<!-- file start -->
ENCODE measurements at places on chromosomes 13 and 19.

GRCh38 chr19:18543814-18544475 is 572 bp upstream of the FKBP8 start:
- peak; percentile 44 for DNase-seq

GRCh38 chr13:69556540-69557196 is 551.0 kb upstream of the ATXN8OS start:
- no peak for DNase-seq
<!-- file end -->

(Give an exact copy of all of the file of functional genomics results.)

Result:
ENCODE measurements at places on chromosomes 13 and 19.

GRCh38 chr19:18543814-18544475 is 572 bp upstream of the FKBP8 start:
- peak; percentile 44 for DNase-seq

GRCh38 chr13:69556540-69557196 is 551.0 kb upstream of the ATXN8OS start:
- no peak for DNase-seq